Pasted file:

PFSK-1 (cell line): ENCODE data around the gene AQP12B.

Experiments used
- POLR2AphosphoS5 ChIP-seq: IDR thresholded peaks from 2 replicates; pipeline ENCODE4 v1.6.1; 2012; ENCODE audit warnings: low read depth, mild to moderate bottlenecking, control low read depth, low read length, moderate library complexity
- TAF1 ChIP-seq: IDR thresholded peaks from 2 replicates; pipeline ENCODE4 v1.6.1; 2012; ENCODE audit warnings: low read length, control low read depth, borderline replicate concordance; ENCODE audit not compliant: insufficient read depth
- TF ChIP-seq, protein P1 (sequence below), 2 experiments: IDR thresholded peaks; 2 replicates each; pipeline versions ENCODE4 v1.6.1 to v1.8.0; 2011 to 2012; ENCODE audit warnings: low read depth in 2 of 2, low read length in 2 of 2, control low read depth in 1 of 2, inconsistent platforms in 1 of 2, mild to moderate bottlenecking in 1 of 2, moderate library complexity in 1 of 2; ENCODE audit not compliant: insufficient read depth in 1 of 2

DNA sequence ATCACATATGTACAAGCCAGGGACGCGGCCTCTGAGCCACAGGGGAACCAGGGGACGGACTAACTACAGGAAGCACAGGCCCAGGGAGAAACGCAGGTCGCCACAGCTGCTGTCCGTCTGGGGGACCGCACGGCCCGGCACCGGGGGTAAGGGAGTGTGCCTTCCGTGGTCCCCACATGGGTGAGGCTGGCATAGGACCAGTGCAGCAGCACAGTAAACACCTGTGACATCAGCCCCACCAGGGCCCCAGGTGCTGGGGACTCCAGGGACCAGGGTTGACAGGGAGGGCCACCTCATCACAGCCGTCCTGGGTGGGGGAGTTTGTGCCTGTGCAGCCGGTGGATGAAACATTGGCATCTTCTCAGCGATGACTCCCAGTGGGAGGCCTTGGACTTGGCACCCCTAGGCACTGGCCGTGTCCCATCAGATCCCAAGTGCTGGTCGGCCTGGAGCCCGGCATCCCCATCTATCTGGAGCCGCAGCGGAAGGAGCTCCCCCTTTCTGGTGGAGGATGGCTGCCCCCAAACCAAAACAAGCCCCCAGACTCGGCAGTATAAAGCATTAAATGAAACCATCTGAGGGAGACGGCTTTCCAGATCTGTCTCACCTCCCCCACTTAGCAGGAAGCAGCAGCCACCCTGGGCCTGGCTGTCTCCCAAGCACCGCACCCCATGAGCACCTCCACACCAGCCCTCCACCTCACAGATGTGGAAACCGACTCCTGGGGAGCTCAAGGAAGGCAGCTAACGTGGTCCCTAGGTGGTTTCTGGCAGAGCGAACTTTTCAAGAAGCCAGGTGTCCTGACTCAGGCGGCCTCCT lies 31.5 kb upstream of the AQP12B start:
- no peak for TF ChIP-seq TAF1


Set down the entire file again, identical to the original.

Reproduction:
PFSK-1 (cell line): ENCODE data around the gene AQP12B.

Experiments used
- POLR2AphosphoS5 ChIP-seq: IDR thresholded peaks from 2 replicates; pipeline ENCODE4 v1.6.1; 2012; ENCODE audit warnings: low read depth, mild to moderate bottlenecking, control low read depth, low read length, moderate library complexity
- TAF1 ChIP-seq: IDR thresholded peaks from 2 replicates; pipeline ENCODE4 v1.6.1; 2012; ENCODE audit warnings: low read length, control low read depth, borderline replicate concordance; ENCODE audit not compliant: insufficient read depth
- TF ChIP-seq, protein P1 (sequence below), 2 experiments: IDR thresholded peaks; 2 replicates each; pipeline versions ENCODE4 v1.6.1 to v1.8.0; 2011 to 2012; ENCODE audit warnings: low read depth in 2 of 2, low read length in 2 of 2, control low read depth in 1 of 2, inconsistent platforms in 1 of 2, mild to moderate bottlenecking in 1 of 2, moderate library complexity in 1 of 2; ENCODE audit not compliant: insufficient read depth in 1 of 2

DNA sequence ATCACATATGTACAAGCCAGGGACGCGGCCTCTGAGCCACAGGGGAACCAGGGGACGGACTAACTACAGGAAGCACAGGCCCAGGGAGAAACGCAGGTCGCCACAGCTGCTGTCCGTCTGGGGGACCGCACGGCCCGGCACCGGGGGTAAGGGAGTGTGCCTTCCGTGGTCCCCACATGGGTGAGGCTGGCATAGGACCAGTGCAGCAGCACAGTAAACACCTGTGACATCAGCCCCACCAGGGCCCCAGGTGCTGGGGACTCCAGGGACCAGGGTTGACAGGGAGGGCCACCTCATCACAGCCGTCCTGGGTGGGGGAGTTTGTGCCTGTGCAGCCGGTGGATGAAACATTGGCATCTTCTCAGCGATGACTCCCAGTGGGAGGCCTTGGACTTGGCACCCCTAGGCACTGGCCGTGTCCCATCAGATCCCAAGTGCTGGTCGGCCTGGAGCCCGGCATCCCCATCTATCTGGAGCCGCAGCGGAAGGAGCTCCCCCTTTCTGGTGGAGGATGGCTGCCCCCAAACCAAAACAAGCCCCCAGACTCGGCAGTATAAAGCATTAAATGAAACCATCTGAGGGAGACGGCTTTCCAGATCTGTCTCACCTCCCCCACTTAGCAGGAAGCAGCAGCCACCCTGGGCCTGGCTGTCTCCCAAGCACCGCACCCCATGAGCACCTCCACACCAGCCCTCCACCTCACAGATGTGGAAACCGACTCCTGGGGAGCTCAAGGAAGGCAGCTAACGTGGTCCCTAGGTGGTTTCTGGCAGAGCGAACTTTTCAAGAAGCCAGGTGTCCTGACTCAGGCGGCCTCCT lies 31.5 kb upstream of the AQP12B start:
- no peak for TF ChIP-seq TAF1